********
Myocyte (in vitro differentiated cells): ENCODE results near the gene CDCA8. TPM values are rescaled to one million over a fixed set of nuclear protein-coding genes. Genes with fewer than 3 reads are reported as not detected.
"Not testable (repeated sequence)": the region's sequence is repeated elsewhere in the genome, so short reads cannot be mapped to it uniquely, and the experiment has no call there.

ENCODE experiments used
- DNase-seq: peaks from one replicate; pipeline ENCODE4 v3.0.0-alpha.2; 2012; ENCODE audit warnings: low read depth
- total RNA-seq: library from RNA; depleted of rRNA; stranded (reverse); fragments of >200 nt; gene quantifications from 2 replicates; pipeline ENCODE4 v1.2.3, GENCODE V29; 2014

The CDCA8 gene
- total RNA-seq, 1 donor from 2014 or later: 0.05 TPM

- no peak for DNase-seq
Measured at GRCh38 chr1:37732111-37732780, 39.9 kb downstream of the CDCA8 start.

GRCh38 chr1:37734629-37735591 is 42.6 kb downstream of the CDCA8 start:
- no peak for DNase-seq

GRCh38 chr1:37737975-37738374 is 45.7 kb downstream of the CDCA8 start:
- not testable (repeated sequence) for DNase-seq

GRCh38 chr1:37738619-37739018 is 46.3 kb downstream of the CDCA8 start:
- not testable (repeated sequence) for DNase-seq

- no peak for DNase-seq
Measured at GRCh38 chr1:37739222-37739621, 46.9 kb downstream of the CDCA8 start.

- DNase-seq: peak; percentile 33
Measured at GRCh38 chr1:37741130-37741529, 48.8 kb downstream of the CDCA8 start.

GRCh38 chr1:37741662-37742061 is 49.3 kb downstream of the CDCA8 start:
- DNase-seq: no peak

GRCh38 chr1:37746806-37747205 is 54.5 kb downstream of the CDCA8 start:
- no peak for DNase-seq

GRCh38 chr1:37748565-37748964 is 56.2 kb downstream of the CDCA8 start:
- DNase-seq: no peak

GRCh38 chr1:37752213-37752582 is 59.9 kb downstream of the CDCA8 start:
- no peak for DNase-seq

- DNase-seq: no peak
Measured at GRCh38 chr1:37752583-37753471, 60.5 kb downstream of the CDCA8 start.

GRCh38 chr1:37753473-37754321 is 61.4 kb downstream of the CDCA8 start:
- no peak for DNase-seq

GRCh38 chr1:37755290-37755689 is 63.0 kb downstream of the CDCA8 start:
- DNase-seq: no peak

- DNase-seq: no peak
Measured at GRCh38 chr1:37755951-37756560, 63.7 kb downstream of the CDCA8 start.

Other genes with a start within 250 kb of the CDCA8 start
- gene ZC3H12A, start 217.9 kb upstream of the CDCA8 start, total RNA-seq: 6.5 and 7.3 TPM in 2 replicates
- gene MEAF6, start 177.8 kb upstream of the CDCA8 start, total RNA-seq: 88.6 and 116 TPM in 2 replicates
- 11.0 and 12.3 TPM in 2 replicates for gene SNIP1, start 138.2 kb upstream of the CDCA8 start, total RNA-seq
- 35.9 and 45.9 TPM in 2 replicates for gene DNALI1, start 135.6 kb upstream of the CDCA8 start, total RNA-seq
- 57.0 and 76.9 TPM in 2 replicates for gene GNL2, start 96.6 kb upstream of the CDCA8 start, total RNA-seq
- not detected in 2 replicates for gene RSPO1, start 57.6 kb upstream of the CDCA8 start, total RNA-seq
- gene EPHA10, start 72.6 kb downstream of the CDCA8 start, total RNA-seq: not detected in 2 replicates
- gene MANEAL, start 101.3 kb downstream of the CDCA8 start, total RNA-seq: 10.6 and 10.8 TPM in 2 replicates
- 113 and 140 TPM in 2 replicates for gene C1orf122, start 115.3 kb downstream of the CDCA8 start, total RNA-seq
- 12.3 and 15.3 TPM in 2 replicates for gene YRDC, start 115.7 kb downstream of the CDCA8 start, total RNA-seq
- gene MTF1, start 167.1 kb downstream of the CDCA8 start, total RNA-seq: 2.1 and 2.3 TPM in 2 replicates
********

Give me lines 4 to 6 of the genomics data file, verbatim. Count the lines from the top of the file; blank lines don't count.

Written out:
- DNase-seq: peaks from one replicate; pipeline ENCODE4 v3.0.0-alpha.2; 2012; ENCODE audit warnings: low read depth
- total RNA-seq: library from RNA; depleted of rRNA; stranded (reverse); fragments of >200 nt; gene quantifications from 2 replicates; pipeline ENCODE4 v1.2.3, GENCODE V29; 2014

The CDCA8 gene